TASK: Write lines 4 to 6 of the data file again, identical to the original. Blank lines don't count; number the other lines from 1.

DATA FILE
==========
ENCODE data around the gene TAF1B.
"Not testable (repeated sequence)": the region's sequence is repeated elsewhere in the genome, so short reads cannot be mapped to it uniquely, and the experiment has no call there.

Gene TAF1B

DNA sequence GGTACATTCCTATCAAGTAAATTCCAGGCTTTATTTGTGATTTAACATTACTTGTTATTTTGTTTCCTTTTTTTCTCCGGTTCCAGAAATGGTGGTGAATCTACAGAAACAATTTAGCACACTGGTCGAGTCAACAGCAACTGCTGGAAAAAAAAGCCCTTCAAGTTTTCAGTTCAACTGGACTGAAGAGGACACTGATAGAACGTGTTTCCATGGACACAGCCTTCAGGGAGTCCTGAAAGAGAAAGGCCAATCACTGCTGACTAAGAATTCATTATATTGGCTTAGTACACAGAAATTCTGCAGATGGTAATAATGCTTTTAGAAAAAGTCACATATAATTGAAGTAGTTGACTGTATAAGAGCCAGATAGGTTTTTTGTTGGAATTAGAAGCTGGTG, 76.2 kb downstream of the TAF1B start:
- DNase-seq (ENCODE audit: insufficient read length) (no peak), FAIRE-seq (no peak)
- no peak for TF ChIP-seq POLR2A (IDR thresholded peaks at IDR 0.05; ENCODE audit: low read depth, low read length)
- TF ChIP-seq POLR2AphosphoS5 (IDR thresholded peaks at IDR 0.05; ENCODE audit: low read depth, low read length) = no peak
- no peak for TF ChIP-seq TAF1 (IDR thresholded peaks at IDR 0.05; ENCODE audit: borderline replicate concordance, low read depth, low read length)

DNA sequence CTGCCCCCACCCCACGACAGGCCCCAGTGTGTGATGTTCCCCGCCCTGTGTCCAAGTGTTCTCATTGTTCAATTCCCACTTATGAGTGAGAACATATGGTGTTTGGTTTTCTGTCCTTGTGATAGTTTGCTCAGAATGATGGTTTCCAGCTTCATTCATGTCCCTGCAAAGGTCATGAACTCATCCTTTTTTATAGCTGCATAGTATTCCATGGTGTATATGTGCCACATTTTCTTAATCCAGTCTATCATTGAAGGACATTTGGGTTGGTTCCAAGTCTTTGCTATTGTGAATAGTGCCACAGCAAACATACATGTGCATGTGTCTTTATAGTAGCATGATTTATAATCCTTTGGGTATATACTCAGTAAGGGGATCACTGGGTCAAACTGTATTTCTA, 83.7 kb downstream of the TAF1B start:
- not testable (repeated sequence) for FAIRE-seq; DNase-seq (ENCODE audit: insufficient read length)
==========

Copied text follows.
DNA sequence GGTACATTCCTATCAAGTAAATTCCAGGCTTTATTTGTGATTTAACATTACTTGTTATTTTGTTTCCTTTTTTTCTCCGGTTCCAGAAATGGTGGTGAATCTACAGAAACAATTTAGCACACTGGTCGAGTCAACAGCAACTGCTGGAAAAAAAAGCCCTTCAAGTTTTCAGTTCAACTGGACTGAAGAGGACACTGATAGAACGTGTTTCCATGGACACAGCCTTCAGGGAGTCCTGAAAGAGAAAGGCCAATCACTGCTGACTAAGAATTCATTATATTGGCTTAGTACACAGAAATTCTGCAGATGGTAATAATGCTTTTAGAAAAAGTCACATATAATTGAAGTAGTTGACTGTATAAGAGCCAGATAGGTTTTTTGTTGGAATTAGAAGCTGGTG, 76.2 kb downstream of the TAF1B start:
- DNase-seq (ENCODE audit: insufficient read length) (no peak), FAIRE-seq (no peak)
- no peak for TF ChIP-seq POLR2A (IDR thresholded peaks at IDR 0.05; ENCODE audit: low read depth, low read length)